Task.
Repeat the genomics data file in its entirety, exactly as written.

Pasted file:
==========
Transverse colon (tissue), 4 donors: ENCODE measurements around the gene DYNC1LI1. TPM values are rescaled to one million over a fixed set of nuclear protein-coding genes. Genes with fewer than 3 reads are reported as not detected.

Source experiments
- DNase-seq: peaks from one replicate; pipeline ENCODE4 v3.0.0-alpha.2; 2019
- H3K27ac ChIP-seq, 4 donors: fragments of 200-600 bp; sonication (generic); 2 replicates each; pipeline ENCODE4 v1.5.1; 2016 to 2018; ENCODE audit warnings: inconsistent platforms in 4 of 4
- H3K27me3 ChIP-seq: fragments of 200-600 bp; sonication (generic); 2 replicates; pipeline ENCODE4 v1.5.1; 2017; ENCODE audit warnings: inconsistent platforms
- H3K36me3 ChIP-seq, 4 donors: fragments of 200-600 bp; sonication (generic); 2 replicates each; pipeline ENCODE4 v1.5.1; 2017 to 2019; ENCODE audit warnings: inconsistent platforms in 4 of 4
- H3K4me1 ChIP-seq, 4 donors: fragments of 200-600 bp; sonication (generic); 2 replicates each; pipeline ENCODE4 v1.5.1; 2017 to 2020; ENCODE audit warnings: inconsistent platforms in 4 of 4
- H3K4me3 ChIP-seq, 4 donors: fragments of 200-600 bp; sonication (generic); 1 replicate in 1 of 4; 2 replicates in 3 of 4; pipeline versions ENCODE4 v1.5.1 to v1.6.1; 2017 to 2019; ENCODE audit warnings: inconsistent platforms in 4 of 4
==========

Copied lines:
Transverse colon (tissue), 4 donors: ENCODE measurements around the gene DYNC1LI1. TPM values are rescaled to one million over a fixed set of nuclear protein-coding genes. Genes with fewer than 3 reads are reported as not detected.

Source experiments
- DNase-seq: peaks from one replicate; pipeline ENCODE4 v3.0.0-alpha.2; 2019
- H3K27ac ChIP-seq, 4 donors: fragments of 200-600 bp; sonication (generic); 2 replicates each; pipeline ENCODE4 v1.5.1; 2016 to 2018; ENCODE audit warnings: inconsistent platforms in 4 of 4
- H3K27me3 ChIP-seq: fragments of 200-600 bp; sonication (generic); 2 replicates; pipeline ENCODE4 v1.5.1; 2017; ENCODE audit warnings: inconsistent platforms
- H3K36me3 ChIP-seq, 4 donors: fragments of 200-600 bp; sonication (generic); 2 replicates each; pipeline ENCODE4 v1.5.1; 2017 to 2019; ENCODE audit warnings: inconsistent platforms in 4 of 4
- H3K4me1 ChIP-seq, 4 donors: fragments of 200-600 bp; sonication (generic); 2 replicates each; pipeline ENCODE4 v1.5.1; 2017 to 2020; ENCODE audit warnings: inconsistent platforms in 4 of 4
- H3K4me3 ChIP-seq, 4 donors: fragments of 200-600 bp; sonication (generic); 1 replicate in 1 of 4; 2 replicates in 3 of 4; pipeline versions ENCODE4 v1.5.1 to v1.6.1; 2017 to 2019; ENCODE audit warnings: inconsistent platforms in 4 of 4